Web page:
Some of the most common minerals in water include:

  • Calcium
  • Manganese
  • Sodium
  • Potassium. 

These minerals are not harmful to you. In fact, these minerals are essential to your health, and they provide your water with the taste that you’re familiar with. If you receive soft water, it can make your water taste slightly more metallic.

However, soft water can be better for your plumbing. It’s up to you whether you can put up with the metallic taste or not. Furthermore, hard water may also contain a strange taste, even if it’s more basic than metallic. 

Metals in Water

One of the most common causes of a strong metallic taste in your water is actual metal. 

The water that enters your home may contain small levels of metal in it. For example, if your water pipes are made of lead, iron, zinc, or copper, remnants of the piping material can end up in your water and lead to a metal taste. 


Metal in high concentrations can be dangerous to your health. High levels of iron in your water aren’t necessarily hazardous, as your body needs iron. However, lead consumption can lead to health problems.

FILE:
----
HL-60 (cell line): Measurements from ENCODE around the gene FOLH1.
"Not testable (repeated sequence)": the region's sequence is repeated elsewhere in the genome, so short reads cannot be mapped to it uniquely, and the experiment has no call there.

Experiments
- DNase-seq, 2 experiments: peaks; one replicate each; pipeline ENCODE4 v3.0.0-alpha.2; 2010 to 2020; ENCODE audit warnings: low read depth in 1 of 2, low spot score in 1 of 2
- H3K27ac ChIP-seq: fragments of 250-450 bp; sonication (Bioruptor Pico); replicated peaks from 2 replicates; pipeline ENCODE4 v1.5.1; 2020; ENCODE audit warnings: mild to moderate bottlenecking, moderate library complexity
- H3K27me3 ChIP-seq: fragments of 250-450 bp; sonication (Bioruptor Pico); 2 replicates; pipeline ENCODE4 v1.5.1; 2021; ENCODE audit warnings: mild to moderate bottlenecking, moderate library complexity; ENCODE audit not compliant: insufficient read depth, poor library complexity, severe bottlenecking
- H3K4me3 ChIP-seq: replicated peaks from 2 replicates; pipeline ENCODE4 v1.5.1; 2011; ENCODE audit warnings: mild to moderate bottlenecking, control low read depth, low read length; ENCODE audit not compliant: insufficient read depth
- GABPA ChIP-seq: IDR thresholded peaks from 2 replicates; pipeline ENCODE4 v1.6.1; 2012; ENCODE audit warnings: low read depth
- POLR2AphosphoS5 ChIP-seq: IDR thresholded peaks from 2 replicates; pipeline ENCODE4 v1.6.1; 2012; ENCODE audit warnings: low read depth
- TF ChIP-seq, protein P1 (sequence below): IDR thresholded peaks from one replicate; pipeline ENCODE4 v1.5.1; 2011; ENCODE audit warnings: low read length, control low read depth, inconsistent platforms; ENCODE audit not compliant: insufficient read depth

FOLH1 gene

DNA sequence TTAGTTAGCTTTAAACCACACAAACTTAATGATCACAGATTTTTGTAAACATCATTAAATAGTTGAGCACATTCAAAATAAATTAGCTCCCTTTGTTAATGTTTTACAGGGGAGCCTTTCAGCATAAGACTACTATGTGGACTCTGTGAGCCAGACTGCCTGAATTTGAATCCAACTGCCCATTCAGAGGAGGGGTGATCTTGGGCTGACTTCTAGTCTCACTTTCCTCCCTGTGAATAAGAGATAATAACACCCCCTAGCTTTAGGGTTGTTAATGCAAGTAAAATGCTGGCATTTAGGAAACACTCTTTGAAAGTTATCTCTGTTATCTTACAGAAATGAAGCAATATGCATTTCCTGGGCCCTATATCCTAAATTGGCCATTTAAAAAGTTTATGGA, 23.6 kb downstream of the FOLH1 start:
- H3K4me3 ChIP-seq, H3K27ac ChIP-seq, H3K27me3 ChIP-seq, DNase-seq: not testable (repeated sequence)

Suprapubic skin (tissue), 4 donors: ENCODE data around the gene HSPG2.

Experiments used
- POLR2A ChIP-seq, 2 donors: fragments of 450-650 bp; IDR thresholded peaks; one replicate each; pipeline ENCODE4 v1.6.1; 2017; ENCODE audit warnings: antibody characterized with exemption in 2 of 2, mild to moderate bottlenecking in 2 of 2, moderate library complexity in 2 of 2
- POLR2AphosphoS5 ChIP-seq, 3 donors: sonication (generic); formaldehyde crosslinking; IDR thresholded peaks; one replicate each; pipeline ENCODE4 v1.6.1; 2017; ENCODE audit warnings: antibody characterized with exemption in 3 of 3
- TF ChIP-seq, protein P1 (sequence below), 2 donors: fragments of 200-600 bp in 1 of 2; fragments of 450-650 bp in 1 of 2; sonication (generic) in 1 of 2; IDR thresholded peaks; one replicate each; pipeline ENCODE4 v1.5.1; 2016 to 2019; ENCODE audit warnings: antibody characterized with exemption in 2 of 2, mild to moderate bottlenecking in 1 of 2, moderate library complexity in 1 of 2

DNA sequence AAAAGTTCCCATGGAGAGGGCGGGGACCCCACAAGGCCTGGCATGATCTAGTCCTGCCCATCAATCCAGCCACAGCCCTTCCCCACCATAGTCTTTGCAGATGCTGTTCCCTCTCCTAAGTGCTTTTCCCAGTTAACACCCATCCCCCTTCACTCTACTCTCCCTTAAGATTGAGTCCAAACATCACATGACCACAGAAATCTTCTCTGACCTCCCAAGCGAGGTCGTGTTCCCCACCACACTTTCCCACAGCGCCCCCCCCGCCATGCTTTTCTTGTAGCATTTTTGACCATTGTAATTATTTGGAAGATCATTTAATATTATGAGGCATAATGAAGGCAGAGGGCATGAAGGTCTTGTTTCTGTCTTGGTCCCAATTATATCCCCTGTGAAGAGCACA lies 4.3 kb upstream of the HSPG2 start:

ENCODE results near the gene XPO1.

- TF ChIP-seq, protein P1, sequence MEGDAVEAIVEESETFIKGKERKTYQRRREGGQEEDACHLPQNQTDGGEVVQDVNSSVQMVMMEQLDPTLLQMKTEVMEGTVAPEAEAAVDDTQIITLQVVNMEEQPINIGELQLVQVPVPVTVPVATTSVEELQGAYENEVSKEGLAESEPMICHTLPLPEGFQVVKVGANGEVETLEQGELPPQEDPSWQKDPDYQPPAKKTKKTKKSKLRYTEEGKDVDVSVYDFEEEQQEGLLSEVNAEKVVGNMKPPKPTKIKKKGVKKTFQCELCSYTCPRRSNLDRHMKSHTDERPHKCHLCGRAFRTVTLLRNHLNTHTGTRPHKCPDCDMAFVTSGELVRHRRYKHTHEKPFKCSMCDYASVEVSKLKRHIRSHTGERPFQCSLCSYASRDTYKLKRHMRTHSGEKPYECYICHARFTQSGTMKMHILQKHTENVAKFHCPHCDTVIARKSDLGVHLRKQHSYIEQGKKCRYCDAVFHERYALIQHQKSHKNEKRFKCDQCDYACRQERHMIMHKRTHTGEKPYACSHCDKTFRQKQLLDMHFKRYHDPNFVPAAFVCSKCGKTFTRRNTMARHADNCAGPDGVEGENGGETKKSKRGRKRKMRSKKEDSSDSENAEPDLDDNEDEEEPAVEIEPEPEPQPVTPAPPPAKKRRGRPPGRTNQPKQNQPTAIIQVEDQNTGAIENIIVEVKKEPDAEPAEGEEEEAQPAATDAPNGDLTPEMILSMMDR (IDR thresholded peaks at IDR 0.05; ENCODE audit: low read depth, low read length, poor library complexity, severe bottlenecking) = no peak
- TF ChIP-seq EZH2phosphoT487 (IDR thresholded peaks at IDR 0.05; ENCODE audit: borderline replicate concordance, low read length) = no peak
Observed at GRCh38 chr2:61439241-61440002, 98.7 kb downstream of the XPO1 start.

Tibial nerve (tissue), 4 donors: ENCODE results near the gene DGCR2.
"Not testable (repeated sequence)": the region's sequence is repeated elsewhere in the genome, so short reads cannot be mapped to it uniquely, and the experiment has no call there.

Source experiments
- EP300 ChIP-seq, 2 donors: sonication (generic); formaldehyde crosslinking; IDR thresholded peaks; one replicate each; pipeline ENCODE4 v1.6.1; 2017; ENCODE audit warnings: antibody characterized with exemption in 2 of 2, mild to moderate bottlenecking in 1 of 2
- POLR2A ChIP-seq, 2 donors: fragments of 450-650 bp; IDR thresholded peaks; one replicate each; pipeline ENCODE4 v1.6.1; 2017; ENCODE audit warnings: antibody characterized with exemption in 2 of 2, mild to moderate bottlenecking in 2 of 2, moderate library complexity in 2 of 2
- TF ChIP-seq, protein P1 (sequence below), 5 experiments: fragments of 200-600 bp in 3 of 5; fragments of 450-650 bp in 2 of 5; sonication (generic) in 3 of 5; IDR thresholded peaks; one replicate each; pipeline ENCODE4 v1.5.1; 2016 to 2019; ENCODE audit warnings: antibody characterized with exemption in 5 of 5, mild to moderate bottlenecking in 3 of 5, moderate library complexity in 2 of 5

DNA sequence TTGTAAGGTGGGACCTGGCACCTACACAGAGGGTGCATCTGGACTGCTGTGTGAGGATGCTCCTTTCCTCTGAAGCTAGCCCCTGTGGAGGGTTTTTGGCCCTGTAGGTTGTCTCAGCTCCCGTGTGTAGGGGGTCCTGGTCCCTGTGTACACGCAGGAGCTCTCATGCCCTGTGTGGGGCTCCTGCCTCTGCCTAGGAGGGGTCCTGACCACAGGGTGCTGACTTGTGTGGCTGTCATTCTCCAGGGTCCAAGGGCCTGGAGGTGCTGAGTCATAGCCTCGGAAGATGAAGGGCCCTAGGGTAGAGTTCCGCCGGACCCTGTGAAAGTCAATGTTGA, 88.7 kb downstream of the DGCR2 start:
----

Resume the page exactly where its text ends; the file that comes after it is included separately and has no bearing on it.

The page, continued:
Metal pipes also succumb to corrosion over time. Corrosion is the process of metal turning into rust. The rust can then get into your drinking water, which can impact its taste. 


Is Water That Tastes Like Metal Dangerous?

Water that tastes like metal is not typically dangerous. However, if there are high concentrations of chemicals or metals, metallic drinking water may harm your health.

For example, lead poisoning can occur due to lead in your water. It can be especially hazardous to children, expecting mothers, and other vulnerable subsets of the population. 

Additionally, exposure to chlorine can lead to irritation of the skin and eyes. Excessive chlorine exposure can contribute to respiratory and cardiac conditions. 

How Can I Stop My Water From Tasting Like Metal?

There are several things you can do to prevent your water from tasting like metal. The first step in determining if your metal-tasting water is hazardous is to test it.

You can buy a water testing kit online to perform the test yourself or enlist the services of your local plumber.